With the most wins during the NASCAR Sprint Cup "regular season" as well as a victory at Loudon, New Hampshire yesterday in the Chase for the Championship opener, Mark Martin solidified his position as the guy to beat in 2009. This is a major accomplishment for the once-semi-retired driver now enjoying a career renaissance at an age when most drivers have hung up their racing helmets. It's even more impressive given that Martin is the newest member of Hendrick Motorsports' four-car powerhouse lineup. The roster includes the three-time defending champion, Jimmie Johnson; a four-time champion, Jeff Gordon; and the sport's most visible and popular driver, Dale Earnhardt, Jr.
As I think about the upcoming Sunday Sprint Cup race at Dover, a track that fortunately I'm able to visit each season, I remember the one time I saw Mark Martin visit Gatorade Victory Lane in person. It was after a crazy afternoon of stock-car racing in early June of 2004. There was a "big one" that day that rivaled any at Daytona or Talladega, only at a slower speed and about one-tenth the space. 19 cars were wrecked out of the race with 54 laps to go. It was in fact the largest accident of the 2004 season. In that race, Mark Martin demonstrated what the Sports Illustrated article recapping it referred to as his "calm aggression." It was the perfect way to describe his driving during that long (4h, 7m), turbulent (11 cautions for 90 laps) afternoon. Starting 7th after a solid qualifying effort on Friday, Martin waited patiently for the right time to go to the front. With 19 circuits remaining at the high-banked, one-mile concrete oval, the fastest guy all day, Kasey Kahne, slid in some oil in turn three and handed the lead to Martin's Roush Racing Ford. Martin never looked back and high-tailed to the win.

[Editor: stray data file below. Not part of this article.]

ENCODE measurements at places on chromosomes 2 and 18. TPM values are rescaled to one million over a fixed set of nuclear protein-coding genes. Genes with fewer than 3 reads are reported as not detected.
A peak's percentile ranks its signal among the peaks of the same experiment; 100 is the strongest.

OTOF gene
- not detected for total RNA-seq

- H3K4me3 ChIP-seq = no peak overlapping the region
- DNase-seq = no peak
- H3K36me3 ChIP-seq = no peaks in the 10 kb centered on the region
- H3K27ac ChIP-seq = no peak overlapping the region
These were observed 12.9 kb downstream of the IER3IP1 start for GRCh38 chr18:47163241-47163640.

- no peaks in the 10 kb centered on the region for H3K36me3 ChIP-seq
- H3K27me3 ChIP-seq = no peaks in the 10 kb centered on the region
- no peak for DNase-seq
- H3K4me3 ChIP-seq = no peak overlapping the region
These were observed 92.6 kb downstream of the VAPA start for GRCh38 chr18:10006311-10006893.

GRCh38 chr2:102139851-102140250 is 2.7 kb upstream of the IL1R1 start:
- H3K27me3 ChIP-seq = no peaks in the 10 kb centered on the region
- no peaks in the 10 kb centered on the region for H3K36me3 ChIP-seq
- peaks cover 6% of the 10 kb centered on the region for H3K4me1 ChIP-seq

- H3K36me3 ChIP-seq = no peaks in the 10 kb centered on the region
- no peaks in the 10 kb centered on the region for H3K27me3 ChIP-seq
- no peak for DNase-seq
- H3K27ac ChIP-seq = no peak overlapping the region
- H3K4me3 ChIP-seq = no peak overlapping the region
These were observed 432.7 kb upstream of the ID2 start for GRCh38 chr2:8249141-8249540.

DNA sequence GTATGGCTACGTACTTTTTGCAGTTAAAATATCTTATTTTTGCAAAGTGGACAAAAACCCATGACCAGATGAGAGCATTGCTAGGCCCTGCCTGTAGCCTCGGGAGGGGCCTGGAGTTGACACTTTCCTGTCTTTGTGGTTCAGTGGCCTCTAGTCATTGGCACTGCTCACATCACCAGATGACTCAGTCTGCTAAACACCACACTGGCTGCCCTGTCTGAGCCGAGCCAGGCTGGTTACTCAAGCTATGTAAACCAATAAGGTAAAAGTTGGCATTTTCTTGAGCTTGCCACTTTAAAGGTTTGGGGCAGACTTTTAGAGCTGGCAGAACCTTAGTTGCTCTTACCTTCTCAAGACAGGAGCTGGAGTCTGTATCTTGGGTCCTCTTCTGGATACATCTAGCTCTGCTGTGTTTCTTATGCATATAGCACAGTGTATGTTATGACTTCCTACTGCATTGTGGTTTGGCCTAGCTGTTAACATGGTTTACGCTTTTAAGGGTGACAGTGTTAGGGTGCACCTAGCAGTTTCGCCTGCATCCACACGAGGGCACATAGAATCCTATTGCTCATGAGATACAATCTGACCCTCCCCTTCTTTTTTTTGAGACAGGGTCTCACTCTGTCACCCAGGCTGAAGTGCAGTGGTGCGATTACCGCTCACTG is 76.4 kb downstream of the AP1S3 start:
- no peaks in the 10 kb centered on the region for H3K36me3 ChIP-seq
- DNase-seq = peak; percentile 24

Another important Sunday of NASCAR racing awaits Mark Martin in The First State on September 27th. There is no question that he'll be the most sought-after member of the driver corps among the throng of media that will assemble. Nestled between the large cities of Baltimore, Washington D.C. and Philadelphia and a state capital in its own right, Dover is always a well-covered race.
I can only hope that one member of the working motorsports press will ask a question of Mark Martin that I would love to know the real answer to right now. What is his relationship with Jack Roush like these days, now that he's driving for Rick Hendrick? Also, what would it mean to that relationship with Roush were he to go on and win the Championship in his Chevy, after all those close calls (12 top-five points finishes, three times a runner-up) riding in Roush's Blue Oval machines?
I'm certain that if Martin were to answer those questions publically, he'd say all the right, P.R.-friendly things and that he and Jack are good pals even if they are rivals now and aren't around each other as much. But I wonder, deep down inside these two ultra-competitive men and racers, what is it like these days? Of course, who knows if they were ever super-tight back when Martin was driving for Roush? We just assume they were given that they were an owner/driver combination for 19 seasons, so something had to be clicking there.
I guess the best way for these questions to be answered will be for Martin to win the Championship and sit at the head table at the Champions Banquest in Las Vegas (yeah, it's not in New York anymore) with Roush alongside at the other end of the table with his 2009 Chase-participating team members. There, we are more likely to see the real emotions of both men and the kind of impact that Mark Martin's first championship coming in a Hendrick Chevrolet would have on their relationship.